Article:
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Maintaining a Vibrant and Healthy Sex Life Throughout Pregnancy: Doctor’s Advice

Dr TC Tan | Published on September 22, 2023

Physical intimacy is a very important part of any marriage but many couples worry if it’s safe to have sex when pregnant. Common worries include if it will cause a miscarriage or harm the baby in any way.

OBGYN Dr Tan Thiam Chye shares on how to navigate this journey while keeping your sexual relationship strong and satisfying. Here are some valuable tips and considerations.

Is it Safe?
Dr Tan Thiam Chye’s advice will be to try to avoid sex within the first trimester as a safety precaution because pregnancy is still at the early stages. This will help reduce, for example, the risk of bleeding which may sometimes result in miscarriage.

In addition, because many women tend to feel uncomfortable or unwell in their first trimester due to hormonal fluctuations, nausea and fatigue, their sexual desire may be lower than normal.  If you are uncertain about whether it’s safe for a mum-to-be to have sex, whatever your stage of pregnancy, it is best that you check with your doctor/gynaecologist.

Address Common Concerns
During pregnancy, some common concerns may arise. For example, many women worry about harming the baby during sex. Rest assured, the baby is well protected by the amniotic sac and the cervix. Another concern is premature labor, but unless you have specific medical conditions or your healthcare provider advises against it, sexual activity is typically safe.

Which Sexual Positions Are Suitable?
Just as every woman is different (your friend may not enjoy having sex while pregnant but you may be feeling particularly amorous), every pregnancy is different.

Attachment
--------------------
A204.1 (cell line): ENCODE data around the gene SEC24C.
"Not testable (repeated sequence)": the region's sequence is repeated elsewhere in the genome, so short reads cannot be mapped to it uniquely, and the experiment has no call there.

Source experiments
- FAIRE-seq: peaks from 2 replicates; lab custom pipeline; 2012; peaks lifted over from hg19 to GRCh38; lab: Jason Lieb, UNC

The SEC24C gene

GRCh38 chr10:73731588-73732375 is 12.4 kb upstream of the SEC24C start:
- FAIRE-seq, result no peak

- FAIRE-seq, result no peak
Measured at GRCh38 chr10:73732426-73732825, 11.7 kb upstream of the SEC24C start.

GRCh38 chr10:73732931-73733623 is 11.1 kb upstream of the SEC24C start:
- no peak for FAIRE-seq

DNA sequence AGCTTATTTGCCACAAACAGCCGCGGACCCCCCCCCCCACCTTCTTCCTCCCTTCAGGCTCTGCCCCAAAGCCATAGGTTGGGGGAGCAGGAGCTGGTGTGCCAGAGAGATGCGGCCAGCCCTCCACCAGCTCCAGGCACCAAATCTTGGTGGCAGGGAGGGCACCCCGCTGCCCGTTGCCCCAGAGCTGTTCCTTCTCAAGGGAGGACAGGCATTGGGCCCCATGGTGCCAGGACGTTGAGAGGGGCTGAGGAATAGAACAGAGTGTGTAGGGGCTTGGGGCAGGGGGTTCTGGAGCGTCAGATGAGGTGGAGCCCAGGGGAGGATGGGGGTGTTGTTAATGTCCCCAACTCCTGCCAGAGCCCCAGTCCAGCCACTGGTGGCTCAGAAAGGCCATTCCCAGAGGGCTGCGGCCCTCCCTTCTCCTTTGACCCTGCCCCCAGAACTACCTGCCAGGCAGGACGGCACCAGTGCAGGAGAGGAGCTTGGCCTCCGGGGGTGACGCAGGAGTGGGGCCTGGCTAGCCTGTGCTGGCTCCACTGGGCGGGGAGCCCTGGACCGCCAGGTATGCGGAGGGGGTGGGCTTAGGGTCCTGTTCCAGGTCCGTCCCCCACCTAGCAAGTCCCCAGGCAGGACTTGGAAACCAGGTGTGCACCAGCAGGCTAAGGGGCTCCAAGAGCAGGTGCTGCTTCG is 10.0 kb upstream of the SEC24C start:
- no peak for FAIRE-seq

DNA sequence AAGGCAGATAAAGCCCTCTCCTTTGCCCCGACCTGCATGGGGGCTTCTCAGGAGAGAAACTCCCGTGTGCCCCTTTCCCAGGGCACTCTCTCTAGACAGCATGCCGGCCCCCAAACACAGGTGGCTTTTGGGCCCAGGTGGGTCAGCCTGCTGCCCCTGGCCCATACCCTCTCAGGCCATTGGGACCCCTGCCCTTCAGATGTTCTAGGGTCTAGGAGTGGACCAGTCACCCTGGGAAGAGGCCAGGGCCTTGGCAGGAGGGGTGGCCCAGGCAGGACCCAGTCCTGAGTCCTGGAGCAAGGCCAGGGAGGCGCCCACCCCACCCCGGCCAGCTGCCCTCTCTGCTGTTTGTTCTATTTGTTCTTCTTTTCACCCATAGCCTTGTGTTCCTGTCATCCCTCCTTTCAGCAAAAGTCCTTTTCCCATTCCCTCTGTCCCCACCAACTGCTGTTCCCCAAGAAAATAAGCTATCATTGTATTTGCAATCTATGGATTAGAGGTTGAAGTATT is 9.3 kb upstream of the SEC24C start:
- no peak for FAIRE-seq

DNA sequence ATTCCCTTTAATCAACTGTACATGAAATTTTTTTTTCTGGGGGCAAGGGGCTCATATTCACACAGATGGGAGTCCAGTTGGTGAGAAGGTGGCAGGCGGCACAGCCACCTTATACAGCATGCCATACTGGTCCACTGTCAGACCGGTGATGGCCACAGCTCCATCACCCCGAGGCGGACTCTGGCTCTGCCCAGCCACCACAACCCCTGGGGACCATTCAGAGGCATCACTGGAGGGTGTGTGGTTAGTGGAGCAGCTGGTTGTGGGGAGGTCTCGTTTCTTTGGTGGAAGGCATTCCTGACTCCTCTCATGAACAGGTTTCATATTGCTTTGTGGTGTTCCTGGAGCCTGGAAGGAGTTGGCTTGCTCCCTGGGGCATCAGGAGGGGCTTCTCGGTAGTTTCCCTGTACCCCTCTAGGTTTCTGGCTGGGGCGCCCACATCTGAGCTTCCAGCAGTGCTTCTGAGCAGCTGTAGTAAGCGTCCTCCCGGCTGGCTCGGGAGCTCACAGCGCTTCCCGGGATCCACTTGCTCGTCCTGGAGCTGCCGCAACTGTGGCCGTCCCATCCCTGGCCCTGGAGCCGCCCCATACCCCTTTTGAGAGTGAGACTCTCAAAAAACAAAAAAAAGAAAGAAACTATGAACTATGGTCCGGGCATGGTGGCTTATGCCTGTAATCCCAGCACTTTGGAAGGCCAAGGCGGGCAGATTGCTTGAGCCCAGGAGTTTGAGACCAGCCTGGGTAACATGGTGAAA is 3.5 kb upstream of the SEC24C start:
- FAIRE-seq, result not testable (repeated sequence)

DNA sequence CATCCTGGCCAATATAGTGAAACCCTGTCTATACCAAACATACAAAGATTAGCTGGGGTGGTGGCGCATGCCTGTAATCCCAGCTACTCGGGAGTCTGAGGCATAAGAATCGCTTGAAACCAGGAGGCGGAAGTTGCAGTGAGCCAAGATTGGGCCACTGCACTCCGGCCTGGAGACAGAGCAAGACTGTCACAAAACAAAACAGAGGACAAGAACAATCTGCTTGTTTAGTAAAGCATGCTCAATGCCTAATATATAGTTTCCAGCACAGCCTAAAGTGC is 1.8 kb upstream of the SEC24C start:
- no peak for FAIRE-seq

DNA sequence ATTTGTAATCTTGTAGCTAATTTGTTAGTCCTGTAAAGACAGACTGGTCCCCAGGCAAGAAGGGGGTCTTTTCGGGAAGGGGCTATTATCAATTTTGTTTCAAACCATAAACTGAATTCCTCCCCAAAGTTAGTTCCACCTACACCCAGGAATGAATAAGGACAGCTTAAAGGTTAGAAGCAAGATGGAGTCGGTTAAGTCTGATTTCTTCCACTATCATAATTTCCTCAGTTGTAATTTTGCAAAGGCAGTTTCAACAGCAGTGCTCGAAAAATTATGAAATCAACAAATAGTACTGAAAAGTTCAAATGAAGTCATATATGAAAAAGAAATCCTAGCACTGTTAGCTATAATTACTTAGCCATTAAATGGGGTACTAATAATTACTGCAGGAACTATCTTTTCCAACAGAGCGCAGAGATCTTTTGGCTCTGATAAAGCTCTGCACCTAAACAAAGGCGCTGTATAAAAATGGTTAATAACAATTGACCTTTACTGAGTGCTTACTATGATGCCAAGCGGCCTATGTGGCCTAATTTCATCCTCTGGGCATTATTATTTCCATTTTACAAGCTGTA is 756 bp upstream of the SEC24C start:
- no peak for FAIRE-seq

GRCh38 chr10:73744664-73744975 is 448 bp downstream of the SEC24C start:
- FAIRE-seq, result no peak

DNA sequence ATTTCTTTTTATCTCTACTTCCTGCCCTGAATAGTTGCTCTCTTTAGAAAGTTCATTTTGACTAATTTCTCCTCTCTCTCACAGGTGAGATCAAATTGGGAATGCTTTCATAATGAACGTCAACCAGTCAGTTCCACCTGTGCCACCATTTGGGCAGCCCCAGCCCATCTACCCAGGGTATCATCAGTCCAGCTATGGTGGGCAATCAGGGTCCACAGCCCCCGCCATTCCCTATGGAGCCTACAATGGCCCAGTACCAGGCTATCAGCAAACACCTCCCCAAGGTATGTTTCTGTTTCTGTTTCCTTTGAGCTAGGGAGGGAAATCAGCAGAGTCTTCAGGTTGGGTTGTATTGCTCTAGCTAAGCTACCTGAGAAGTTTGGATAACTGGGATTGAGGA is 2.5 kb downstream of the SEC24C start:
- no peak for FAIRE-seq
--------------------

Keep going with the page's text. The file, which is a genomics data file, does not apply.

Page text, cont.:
Dr Tan says that it’s important to experiment to see which position works best, and keep in mind that this may change as the pregnancy moves along.
For example, the missionary position (when the woman lies on her back) may be comfortable in the second trimester but may become awkward in advanced stages of pregnancy.

In the Mood or Not?
Sometimes, your sexual libido fluctuates or decreases during pregnancy due to pregnancy hormones and fatigue. It’s okay to not feel in the mood for sex, as physical intimacy is not only about sexual intercourse.

“Very often, it’s the physical intimacy that keeps the relationship going rather than the sex itself,” says Dr Tan.

Enjoy the Connection

Fulfilling and healthy sex life during pregnancyRemember that sex is not just about the physical act but also about connecting with your partner. Enjoy the moments of closeness and intimacy, even if they don’t always lead to intercourse. Massages, cuddling, and other forms of physical affection can be just as fulfilling.

Communicate with your partner and share your feelings, concerns and needs with him in an open and loving way. Try another type of contact such as massage, cuddling or kissing.

Be Mindful of Discomfort
As your pregnancy progresses, you may experience discomfort or sensitivity in certain areas. If you’re experiencing pain, bleeding, or any unusual symptoms during or after sex, contact your healthcare provider immediately. These could be signs of a more serious issue that needs attention.

Sex After Pregnancy
Once you have delivered your baby, most doctors recommend waiting 6 to 8 weeks before engaging in sexual intercourse. This is to ensure that any incisions (such as an episiotomy) as well as the delicate tissue of the vagina have healed. It may take you some time to go back to your pre-baby sexual libido due to the stress of having a new baby, sleepless nights and adapting to having a baby in the house. It’s important to continue to keep the channels of communication open with your partner and for both of you to be patient.

Maintaining a vibrant and healthy sex life during pregnancy is not only possible but also important for nurturing your emotional connection with your partner. By communicating openly, understanding your body, and being mindful of each other’s needs, you can enjoy a fulfilling sexual relationship throughout this beautiful journey of pregnancy.

You might also be interested in this article: Resuming Sex Life after Childbirth

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